Definition: A credit memorandum, often called a credit memo, is a notification that from the sender indicating that it credited the recipient’s account in its records. In other words, it’s a way for seller to notify a buyer that his account was credited.
What Does Credit Memo Mean?
Don’t get this confused with a debit memo. The difference between these two memos can be kind of confusing for accounting students because it references the point of view of the seller or sender of the memo. The sender of the memo credits its own books. The receiver debits its books. This concept can be a little tricky without remembering this.
Let’s look at an example.
Think of it in terms of a transaction. Let’s assume a retailer is purchasing inventory from a vendor. When the vendor sells ther retailer a piece of inventory on account, the vendor debits accounts receivable and credits cash in its accounting system.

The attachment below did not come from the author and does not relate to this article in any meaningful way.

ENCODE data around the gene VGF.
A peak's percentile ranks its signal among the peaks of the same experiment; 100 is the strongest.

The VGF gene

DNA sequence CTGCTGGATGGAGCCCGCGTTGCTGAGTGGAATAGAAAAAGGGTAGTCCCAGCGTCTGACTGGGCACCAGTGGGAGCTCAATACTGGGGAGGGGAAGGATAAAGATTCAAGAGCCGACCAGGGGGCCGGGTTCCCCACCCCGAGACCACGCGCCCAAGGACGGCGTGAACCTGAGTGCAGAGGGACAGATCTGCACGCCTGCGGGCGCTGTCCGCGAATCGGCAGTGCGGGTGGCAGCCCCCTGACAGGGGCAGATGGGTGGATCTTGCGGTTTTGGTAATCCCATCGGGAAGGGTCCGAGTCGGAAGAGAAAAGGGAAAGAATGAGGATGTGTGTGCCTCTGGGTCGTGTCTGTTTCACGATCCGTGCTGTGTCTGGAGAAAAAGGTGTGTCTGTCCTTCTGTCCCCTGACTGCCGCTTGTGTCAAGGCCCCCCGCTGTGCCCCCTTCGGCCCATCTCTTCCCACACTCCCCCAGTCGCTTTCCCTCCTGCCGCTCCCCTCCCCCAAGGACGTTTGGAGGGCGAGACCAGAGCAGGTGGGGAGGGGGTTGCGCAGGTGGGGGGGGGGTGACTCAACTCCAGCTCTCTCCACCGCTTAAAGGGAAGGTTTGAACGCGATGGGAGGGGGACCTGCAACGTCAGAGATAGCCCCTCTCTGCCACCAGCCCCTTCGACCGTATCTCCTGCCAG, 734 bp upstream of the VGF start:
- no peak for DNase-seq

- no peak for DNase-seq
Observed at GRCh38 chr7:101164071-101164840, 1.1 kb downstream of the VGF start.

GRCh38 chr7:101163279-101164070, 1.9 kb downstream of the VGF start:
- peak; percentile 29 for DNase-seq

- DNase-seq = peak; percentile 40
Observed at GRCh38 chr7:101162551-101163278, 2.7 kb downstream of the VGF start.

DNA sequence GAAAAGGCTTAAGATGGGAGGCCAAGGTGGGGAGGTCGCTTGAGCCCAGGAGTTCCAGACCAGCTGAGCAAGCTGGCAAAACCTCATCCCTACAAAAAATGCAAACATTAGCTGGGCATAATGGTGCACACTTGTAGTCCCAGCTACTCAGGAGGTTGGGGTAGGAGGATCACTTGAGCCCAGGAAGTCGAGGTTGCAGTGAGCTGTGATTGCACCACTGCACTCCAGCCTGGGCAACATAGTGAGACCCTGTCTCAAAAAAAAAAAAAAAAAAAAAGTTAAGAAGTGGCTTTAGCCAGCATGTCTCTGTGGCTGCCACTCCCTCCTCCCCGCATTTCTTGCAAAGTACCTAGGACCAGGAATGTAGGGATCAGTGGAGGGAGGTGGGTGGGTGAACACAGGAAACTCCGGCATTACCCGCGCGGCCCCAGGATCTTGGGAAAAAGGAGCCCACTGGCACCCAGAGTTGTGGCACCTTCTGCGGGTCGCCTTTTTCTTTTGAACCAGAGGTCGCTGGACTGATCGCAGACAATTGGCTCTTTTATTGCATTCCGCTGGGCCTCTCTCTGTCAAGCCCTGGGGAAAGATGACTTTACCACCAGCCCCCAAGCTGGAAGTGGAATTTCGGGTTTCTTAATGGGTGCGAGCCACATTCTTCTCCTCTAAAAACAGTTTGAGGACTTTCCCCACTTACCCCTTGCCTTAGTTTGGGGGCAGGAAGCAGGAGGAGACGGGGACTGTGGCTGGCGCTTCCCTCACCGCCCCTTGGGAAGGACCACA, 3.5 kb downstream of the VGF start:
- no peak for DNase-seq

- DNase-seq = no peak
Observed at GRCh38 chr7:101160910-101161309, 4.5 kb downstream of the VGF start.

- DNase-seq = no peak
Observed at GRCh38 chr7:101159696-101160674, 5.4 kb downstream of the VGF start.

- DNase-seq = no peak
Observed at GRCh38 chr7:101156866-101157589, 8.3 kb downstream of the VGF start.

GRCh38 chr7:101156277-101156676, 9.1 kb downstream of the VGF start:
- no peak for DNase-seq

After a few days, the retailer realizes that it ordered the wrong product, so it returns it to the vendor. The vendor, in turn, issues the retailer a refund and credits its accounts receivable balance for the purchase price. The vendor then sends the retailer a credit memo notifying it that the account was credited and it doesn’t own any more money for the transaction.
Upon receipt of the credit memo, the retailer would debit its accounts payable account to wipe out its liability to the vendor. This way the seller clears its receivable and the buyer clears its payable.
See how it makes sense from the sender’s perspective? People get into problems with this concept when they start mixing up the sender and receiver. The sender of a credit memo always records a credit in its books. The receiver of a credit memorandum also records a debit.